Ferroptosis in neurons and cancer cells is similar but differentially regulated by histone deacetylase inhibitors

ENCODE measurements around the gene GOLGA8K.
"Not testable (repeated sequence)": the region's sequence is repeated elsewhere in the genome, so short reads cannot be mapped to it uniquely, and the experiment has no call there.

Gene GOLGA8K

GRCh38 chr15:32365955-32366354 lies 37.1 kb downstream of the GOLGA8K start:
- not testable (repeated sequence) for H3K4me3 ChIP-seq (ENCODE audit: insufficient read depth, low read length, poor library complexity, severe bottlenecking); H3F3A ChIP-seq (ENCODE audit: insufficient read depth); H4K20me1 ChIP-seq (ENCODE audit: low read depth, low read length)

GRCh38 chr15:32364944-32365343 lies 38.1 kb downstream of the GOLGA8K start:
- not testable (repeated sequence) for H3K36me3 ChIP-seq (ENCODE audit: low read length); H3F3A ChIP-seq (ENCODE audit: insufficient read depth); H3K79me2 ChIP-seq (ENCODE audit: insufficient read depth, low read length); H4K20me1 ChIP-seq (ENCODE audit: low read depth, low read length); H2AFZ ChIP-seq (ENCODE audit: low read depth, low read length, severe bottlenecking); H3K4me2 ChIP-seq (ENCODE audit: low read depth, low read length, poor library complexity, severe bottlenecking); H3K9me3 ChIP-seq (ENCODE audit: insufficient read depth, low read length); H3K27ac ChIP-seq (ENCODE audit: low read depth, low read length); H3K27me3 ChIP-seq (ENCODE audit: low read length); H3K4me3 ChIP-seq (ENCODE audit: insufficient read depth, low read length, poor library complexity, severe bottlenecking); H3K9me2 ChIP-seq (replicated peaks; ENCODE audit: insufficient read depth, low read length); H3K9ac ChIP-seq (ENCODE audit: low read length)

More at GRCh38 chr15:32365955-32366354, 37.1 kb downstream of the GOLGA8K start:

Ferroptotic death is a mechanism for tumor suppression by pharmacological inhibitors that target the Xc − transporter (cystine/glutamate antiporter) in a host of non-CNS and CNS tumors. Inhibition of this transporter leads to reduction of cystine uptake, cyst(e)ine deprivation, subsequent depletion of the versatile antioxidant glutathione, and reactive lipid species-dependent death. Accordingly, pharmacological inhibitors of the Xc − transporter can also induce neuronal cell death raising concerns about toxicity in the CNS and PNS if these agents are used for chemotherapy. Here, we show that ferroptotic death induced by the canonical ferroptosis inducer erastin is similar in HT1080 fibrosarcoma cells and primary cortical neurons although cell death is mediated more potently in cancer cells. Reducing the toxicity of ferroptosis inducers will require, among other things, the identification of agents that protect neurons from ferroptosis but exacerbate it in tumor cells. Although we show that a number of agents known to block ferroptosis in primary mouse neurons also inhibit ferroptosis in fibrosarcoma cells, class I histone deacetylase (HDAC) inhibitors selectively protect neurons while augmenting ferroptosis in cancer cells. Our results further suggest that cell death pathways induced by erastin in these two cell types are statistically identical to each other and identical to oxidative glutamate toxicity in neurons, where death is also mediated via inhibition of Xc− cystine transport. Together, these studies identify HDACs inhibitors as a novel class of agents to augment tumor suppression by ferroptosis induction and to minimize neuronal toxicity that could manifest as peripheral neuropathy or chemo brain.